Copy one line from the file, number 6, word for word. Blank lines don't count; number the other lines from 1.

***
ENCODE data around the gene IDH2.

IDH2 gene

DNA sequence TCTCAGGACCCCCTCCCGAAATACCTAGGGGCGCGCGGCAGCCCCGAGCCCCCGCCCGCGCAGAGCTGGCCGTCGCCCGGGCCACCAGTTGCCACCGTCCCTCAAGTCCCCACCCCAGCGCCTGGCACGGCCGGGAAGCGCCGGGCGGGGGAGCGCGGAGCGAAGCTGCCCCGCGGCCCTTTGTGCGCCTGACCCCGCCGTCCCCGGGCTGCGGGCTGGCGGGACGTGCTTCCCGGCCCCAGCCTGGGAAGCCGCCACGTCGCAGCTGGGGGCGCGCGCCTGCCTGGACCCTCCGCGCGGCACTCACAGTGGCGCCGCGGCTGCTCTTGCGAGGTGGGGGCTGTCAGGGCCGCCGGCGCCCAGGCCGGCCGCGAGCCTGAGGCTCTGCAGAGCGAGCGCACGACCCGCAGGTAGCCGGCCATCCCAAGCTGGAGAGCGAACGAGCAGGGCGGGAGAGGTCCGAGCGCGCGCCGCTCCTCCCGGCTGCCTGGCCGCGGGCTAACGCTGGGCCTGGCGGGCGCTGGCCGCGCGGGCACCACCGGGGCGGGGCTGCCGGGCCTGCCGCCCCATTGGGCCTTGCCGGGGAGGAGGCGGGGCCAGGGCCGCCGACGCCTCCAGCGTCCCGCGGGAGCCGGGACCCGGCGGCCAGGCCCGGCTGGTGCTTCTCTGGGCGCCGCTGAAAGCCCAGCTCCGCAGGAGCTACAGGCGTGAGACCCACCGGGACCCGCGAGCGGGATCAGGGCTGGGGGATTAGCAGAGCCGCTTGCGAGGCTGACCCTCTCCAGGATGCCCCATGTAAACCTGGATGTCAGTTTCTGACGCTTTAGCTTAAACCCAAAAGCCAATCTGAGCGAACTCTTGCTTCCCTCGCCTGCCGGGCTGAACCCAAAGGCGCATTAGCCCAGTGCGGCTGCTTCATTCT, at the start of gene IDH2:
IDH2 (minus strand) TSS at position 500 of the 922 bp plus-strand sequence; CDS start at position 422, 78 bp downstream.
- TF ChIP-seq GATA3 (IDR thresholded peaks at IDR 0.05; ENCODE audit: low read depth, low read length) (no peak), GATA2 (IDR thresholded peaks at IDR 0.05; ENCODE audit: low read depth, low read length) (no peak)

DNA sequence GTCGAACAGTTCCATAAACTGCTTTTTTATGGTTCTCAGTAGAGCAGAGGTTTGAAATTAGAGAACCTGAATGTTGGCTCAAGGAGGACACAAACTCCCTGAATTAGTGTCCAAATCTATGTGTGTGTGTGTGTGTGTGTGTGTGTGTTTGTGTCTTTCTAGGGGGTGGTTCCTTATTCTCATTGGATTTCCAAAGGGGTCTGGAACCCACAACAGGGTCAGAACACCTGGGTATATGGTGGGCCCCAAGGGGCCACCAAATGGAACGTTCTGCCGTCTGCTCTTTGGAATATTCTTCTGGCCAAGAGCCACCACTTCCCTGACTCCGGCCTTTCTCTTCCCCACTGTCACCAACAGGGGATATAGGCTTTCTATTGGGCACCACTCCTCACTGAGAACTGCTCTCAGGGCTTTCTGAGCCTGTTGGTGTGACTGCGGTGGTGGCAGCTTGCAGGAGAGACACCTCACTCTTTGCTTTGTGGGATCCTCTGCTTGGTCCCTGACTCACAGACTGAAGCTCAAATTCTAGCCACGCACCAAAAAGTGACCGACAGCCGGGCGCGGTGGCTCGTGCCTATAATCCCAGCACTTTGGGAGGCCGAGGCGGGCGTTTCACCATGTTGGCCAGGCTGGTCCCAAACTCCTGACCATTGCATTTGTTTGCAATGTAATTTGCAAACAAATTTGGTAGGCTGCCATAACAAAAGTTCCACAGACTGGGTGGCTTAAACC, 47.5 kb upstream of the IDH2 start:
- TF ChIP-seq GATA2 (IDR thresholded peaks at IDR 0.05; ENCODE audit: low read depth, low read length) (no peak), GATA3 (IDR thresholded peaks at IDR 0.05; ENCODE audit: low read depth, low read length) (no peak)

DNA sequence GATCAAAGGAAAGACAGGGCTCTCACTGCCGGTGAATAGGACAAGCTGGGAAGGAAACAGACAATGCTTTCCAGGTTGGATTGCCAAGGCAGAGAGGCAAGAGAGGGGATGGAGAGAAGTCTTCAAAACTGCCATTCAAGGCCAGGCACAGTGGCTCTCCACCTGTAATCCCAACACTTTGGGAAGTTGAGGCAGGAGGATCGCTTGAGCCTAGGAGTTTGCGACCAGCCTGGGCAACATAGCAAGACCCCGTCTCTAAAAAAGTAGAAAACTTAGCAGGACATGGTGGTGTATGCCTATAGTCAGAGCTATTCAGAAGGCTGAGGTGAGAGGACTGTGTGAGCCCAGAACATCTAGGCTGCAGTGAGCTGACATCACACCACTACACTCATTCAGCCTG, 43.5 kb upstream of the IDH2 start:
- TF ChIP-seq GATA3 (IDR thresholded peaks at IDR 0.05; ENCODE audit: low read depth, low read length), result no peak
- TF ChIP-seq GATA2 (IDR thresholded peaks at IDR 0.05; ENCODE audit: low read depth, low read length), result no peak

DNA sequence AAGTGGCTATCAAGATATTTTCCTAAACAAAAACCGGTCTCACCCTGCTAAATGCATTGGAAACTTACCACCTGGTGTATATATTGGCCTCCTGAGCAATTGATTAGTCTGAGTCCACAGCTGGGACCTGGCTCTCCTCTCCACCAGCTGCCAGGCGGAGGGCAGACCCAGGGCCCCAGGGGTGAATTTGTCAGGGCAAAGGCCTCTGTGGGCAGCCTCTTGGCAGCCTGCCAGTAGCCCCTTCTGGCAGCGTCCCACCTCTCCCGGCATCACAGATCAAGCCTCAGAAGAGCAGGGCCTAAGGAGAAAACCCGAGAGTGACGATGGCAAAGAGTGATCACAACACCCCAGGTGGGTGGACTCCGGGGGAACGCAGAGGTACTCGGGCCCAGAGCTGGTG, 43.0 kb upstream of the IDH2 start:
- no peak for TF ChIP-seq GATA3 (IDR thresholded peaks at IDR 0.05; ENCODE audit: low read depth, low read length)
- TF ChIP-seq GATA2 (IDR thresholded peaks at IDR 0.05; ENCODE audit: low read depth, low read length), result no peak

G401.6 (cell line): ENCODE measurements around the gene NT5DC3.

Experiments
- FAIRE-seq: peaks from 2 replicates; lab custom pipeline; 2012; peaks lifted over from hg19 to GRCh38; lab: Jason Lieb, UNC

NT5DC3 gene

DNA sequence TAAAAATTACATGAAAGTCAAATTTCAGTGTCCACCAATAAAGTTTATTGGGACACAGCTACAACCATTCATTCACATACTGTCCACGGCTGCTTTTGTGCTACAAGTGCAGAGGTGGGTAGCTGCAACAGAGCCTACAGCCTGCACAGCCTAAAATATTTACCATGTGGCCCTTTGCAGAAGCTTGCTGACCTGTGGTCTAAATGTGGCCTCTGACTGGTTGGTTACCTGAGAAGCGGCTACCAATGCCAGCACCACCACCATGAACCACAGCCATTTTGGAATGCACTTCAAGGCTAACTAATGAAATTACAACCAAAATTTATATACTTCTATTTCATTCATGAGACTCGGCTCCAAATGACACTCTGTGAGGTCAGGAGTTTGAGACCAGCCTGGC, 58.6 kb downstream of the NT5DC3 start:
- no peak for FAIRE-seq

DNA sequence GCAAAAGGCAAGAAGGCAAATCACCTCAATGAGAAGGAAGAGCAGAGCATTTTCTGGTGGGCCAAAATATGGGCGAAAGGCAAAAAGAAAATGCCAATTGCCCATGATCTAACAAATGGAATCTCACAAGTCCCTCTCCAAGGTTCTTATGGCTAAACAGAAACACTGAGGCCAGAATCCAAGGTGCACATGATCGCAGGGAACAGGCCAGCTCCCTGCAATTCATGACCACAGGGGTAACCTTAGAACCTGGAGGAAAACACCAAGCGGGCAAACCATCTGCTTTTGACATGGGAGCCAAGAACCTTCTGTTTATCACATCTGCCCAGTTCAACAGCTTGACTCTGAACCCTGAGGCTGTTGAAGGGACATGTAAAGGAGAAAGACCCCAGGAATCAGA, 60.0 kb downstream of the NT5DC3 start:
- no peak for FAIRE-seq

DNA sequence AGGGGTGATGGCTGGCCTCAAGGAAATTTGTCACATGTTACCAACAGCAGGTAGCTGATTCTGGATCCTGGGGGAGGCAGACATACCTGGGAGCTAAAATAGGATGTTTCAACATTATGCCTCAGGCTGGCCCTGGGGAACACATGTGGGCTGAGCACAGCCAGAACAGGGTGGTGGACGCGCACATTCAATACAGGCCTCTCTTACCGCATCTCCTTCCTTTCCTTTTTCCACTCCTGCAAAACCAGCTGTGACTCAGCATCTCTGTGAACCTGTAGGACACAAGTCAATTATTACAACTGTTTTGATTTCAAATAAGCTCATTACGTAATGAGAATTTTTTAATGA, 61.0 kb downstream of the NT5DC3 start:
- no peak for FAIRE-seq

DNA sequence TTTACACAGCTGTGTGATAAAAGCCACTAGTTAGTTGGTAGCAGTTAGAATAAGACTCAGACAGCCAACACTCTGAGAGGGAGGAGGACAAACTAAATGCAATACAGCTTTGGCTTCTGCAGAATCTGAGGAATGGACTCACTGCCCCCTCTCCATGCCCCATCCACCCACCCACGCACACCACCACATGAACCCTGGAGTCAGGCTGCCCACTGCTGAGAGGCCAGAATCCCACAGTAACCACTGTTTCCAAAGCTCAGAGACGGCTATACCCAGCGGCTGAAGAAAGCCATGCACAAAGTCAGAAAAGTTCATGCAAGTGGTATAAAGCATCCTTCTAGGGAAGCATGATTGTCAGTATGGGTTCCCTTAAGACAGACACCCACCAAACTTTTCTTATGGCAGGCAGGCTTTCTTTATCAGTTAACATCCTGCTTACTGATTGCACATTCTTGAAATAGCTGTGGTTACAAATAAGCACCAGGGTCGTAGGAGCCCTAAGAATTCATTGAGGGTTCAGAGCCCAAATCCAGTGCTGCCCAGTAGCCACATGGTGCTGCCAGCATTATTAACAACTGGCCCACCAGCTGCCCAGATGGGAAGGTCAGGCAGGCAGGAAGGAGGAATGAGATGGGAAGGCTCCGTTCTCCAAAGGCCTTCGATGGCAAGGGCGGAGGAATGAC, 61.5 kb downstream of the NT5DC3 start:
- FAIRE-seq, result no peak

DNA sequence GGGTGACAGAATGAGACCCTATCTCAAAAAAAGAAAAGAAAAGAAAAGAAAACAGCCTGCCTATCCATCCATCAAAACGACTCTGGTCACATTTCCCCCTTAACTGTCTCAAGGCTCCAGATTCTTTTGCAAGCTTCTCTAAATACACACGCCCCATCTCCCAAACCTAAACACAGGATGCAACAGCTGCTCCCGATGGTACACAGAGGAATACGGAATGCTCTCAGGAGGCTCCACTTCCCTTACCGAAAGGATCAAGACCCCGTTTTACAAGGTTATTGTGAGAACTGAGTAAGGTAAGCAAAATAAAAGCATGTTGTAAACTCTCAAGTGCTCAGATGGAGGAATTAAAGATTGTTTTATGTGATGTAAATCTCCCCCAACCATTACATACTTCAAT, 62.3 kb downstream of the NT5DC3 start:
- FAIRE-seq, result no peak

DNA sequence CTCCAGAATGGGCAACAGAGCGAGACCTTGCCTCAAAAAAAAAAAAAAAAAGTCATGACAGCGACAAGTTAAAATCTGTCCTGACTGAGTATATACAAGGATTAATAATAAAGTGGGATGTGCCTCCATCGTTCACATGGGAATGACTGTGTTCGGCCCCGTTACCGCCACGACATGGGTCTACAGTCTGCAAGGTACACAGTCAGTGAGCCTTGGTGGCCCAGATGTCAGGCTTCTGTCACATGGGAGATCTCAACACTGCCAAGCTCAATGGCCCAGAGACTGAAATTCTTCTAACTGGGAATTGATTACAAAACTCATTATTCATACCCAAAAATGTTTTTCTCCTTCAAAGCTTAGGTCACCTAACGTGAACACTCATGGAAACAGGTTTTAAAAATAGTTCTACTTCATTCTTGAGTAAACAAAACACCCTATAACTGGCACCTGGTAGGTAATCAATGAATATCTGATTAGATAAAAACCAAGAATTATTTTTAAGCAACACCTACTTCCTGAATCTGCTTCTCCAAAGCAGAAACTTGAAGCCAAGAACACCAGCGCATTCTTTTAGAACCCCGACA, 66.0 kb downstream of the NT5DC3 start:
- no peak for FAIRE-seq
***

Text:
DNA sequence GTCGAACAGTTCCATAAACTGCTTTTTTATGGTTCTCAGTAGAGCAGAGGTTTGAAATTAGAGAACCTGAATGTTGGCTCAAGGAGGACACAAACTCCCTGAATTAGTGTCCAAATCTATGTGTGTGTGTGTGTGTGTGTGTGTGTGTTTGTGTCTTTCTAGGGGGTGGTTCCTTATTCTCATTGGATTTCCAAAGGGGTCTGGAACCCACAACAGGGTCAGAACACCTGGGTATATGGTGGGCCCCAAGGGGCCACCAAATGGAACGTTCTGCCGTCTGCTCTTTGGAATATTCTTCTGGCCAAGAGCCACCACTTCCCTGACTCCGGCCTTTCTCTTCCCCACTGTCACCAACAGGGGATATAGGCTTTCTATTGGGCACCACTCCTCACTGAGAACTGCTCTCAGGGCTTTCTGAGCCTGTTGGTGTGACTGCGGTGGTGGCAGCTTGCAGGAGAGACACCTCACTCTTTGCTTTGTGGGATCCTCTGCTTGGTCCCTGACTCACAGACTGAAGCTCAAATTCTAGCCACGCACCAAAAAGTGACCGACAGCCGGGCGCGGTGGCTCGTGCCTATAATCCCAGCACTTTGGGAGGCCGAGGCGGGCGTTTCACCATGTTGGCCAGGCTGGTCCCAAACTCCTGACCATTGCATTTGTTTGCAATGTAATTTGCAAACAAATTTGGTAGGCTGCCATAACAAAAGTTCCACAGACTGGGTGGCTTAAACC, 47.5 kb upstream of the IDH2 start: